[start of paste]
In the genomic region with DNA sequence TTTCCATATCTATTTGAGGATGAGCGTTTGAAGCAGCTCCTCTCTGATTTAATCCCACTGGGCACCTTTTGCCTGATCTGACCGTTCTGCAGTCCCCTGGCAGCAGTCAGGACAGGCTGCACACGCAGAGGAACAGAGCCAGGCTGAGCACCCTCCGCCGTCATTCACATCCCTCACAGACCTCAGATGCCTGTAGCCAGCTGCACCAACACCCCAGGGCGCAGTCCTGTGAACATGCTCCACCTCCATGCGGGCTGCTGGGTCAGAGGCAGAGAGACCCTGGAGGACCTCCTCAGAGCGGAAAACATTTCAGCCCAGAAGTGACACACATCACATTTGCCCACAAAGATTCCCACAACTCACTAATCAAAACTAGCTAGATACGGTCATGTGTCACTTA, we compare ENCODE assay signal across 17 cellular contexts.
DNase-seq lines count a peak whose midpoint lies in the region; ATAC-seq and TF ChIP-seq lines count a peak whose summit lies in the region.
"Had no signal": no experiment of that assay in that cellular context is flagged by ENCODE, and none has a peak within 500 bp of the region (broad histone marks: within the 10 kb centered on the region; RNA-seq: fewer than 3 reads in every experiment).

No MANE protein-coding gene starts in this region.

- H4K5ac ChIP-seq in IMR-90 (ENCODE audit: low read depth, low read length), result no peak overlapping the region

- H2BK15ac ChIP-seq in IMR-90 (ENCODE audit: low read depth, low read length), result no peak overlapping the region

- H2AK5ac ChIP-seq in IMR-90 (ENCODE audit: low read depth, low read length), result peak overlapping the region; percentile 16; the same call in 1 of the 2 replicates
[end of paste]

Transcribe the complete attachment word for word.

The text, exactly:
In the genomic region with DNA sequence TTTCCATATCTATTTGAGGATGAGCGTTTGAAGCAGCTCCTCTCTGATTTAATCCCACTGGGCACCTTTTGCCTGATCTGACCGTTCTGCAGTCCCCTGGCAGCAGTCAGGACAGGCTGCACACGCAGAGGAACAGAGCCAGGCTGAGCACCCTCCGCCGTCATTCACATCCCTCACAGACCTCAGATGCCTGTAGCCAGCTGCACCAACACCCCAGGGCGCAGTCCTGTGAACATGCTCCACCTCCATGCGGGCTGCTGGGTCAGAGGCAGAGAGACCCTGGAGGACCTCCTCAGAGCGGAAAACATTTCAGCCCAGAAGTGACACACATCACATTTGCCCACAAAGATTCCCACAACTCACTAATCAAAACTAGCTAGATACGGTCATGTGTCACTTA, we compare ENCODE assay signal across 17 cellular contexts.
DNase-seq lines count a peak whose midpoint lies in the region; ATAC-seq and TF ChIP-seq lines count a peak whose summit lies in the region.
"Had no signal": no experiment of that assay in that cellular context is flagged by ENCODE, and none has a peak within 500 bp of the region (broad histone marks: within the 10 kb centered on the region; RNA-seq: fewer than 3 reads in every experiment).

No MANE protein-coding gene starts in this region.

- H4K5ac ChIP-seq in IMR-90 (ENCODE audit: low read depth, low read length), result no peak overlapping the region

- H2BK15ac ChIP-seq in IMR-90 (ENCODE audit: low read depth, low read length), result no peak overlapping the region

- H2AK5ac ChIP-seq in IMR-90 (ENCODE audit: low read depth, low read length), result peak overlapping the region; percentile 16; the same call in 1 of the 2 replicates